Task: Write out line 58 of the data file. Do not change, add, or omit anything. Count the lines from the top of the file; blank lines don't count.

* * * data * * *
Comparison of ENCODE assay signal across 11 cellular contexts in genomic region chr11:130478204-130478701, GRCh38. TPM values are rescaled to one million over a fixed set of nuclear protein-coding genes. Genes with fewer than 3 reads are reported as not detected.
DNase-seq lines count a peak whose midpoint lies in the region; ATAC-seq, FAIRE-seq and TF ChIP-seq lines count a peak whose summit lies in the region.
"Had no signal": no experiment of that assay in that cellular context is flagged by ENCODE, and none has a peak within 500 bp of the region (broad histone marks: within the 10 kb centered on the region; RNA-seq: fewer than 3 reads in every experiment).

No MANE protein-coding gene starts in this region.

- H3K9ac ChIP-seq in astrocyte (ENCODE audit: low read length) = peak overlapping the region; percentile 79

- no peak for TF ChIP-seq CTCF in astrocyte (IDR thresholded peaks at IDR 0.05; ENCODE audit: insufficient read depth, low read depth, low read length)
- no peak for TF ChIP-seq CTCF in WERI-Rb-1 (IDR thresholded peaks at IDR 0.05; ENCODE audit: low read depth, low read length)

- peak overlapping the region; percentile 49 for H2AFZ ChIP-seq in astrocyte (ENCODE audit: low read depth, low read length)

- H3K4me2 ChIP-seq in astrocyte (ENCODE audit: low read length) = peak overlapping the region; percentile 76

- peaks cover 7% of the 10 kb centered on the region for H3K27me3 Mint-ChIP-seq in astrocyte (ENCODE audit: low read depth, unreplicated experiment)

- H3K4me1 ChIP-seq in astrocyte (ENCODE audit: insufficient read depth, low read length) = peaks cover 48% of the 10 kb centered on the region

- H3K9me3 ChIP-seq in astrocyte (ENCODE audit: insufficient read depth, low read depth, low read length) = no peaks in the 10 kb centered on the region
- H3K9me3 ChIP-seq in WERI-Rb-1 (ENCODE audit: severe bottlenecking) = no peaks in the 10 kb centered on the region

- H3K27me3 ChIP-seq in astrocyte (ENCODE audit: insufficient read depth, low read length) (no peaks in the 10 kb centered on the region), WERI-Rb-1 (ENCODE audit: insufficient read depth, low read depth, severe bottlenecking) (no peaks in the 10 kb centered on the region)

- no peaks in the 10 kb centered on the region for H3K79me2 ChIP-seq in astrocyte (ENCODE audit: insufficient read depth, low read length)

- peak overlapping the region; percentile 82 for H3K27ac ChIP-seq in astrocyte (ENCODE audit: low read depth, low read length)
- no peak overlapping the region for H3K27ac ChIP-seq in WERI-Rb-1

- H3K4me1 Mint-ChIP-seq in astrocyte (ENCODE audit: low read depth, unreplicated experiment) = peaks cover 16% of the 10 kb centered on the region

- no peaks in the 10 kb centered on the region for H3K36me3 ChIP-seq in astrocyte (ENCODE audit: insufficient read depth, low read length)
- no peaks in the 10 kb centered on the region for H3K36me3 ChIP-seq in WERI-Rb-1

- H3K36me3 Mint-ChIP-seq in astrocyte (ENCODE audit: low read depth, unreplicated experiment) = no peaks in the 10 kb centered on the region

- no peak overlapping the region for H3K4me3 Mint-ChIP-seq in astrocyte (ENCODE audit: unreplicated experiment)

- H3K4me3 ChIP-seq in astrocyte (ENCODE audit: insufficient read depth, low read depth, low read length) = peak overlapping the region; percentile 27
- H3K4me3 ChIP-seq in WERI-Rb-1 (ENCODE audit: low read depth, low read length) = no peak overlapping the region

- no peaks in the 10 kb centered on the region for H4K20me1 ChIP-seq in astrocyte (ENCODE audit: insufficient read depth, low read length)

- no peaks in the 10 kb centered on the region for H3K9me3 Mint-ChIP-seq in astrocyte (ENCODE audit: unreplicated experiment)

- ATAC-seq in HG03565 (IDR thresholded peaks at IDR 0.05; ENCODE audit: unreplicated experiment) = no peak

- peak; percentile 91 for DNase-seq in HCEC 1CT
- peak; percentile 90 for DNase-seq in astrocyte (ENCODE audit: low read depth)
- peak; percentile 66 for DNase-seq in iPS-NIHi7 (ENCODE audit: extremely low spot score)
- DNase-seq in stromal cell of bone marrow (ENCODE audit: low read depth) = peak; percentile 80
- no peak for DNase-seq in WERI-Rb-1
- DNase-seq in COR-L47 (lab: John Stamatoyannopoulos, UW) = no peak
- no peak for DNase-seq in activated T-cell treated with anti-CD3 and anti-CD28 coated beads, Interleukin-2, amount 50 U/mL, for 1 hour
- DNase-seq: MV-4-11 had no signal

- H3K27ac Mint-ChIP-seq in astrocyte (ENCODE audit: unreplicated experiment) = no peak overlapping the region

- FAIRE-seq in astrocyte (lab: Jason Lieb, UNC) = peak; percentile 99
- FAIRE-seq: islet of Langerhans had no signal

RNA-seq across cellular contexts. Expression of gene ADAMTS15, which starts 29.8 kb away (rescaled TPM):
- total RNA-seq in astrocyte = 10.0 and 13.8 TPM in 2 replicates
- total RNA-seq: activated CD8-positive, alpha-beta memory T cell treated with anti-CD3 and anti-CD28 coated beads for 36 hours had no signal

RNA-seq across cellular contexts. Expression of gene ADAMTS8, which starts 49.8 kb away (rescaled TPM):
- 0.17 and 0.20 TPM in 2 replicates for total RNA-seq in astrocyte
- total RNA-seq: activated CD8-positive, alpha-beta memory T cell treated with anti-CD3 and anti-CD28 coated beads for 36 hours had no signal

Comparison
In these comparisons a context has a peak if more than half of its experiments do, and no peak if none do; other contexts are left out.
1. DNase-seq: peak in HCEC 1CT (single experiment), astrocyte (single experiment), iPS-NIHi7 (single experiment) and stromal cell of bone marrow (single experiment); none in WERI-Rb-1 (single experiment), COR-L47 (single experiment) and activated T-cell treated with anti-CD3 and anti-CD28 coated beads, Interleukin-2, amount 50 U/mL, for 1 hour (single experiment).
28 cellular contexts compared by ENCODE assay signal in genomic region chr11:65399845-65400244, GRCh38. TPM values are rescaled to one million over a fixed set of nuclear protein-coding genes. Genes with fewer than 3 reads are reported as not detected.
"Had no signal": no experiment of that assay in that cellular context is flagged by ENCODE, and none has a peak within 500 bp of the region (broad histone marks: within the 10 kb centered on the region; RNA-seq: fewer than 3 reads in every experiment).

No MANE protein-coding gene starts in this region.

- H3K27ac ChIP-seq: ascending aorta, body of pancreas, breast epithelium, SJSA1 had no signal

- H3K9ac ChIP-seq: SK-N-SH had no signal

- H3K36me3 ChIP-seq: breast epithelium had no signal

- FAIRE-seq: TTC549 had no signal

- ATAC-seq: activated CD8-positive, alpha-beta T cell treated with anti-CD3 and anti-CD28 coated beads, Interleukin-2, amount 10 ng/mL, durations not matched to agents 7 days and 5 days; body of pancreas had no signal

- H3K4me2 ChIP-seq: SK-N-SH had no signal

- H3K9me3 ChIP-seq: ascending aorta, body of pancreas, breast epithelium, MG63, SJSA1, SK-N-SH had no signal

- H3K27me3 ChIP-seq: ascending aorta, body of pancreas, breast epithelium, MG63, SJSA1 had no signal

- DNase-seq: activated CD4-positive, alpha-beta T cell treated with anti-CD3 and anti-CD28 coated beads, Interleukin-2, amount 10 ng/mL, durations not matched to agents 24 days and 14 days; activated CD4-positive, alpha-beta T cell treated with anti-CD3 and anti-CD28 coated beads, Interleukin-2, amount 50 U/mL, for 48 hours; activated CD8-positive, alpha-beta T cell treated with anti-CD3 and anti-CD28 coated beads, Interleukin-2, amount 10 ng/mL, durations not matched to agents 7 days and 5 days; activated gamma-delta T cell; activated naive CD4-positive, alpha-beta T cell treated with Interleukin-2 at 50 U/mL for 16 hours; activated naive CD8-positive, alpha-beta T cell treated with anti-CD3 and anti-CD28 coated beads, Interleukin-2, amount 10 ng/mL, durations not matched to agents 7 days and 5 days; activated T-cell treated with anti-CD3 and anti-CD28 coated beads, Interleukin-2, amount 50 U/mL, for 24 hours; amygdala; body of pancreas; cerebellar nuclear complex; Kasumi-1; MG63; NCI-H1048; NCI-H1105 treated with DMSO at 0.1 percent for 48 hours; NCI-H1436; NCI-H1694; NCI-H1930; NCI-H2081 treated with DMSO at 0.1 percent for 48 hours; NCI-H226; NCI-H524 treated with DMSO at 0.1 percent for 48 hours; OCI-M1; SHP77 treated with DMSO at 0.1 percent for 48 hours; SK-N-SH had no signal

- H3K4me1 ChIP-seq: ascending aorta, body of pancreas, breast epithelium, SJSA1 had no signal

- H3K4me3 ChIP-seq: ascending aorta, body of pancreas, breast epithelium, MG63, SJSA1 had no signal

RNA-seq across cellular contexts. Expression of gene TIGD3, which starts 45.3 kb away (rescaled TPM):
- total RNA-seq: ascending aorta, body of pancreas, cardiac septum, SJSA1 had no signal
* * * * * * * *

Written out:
- H3K27me3 ChIP-seq: ascending aorta, body of pancreas, breast epithelium, MG63, SJSA1 had no signal